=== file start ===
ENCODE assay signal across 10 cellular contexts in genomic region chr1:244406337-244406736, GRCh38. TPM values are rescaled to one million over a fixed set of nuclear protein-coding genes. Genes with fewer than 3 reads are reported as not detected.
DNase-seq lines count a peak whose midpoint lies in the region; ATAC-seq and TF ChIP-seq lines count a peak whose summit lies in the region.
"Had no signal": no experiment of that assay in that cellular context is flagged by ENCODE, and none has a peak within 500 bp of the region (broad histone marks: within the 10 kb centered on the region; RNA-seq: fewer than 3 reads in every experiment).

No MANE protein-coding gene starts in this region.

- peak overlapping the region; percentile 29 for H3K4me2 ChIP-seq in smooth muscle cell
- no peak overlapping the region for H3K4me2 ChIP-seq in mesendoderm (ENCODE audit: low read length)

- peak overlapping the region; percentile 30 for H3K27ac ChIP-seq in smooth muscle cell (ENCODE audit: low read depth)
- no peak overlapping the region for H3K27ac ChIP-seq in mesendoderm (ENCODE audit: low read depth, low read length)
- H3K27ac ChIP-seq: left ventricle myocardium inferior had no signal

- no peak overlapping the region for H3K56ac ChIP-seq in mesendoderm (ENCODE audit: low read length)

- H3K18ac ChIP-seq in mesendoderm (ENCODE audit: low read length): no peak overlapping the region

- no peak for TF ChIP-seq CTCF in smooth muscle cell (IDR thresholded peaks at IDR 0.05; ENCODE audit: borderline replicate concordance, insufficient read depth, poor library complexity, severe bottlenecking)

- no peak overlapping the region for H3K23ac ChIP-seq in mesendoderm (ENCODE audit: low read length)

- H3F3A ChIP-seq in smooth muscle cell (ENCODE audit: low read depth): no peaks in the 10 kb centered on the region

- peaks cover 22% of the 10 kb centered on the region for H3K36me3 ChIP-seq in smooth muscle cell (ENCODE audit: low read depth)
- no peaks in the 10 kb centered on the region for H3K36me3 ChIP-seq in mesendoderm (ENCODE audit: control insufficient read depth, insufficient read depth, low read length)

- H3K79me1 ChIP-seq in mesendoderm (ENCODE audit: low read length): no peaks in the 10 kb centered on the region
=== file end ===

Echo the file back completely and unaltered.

ENCODE assay signal across 10 cellular contexts in genomic region chr1:244406337-244406736, GRCh38. TPM values are rescaled to one million over a fixed set of nuclear protein-coding genes. Genes with fewer than 3 reads are reported as not detected.
DNase-seq lines count a peak whose midpoint lies in the region; ATAC-seq and TF ChIP-seq lines count a peak whose summit lies in the region.
"Had no signal": no experiment of that assay in that cellular context is flagged by ENCODE, and none has a peak within 500 bp of the region (broad histone marks: within the 10 kb centered on the region; RNA-seq: fewer than 3 reads in every experiment).

No MANE protein-coding gene starts in this region.

- peak overlapping the region; percentile 29 for H3K4me2 ChIP-seq in smooth muscle cell
- no peak overlapping the region for H3K4me2 ChIP-seq in mesendoderm (ENCODE audit: low read length)

- peak overlapping the region; percentile 30 for H3K27ac ChIP-seq in smooth muscle cell (ENCODE audit: low read depth)
- no peak overlapping the region for H3K27ac ChIP-seq in mesendoderm (ENCODE audit: low read depth, low read length)
- H3K27ac ChIP-seq: left ventricle myocardium inferior had no signal

- no peak overlapping the region for H3K56ac ChIP-seq in mesendoderm (ENCODE audit: low read length)

- H3K18ac ChIP-seq in mesendoderm (ENCODE audit: low read length): no peak overlapping the region

- no peak for TF ChIP-seq CTCF in smooth muscle cell (IDR thresholded peaks at IDR 0.05; ENCODE audit: borderline replicate concordance, insufficient read depth, poor library complexity, severe bottlenecking)

- no peak overlapping the region for H3K23ac ChIP-seq in mesendoderm (ENCODE audit: low read length)

- H3F3A ChIP-seq in smooth muscle cell (ENCODE audit: low read depth): no peaks in the 10 kb centered on the region

- peaks cover 22% of the 10 kb centered on the region for H3K36me3 ChIP-seq in smooth muscle cell (ENCODE audit: low read depth)
- no peaks in the 10 kb centered on the region for H3K36me3 ChIP-seq in mesendoderm (ENCODE audit: control insufficient read depth, insufficient read depth, low read length)

- H3K79me1 ChIP-seq in mesendoderm (ENCODE audit: low read length): no peaks in the 10 kb centered on the region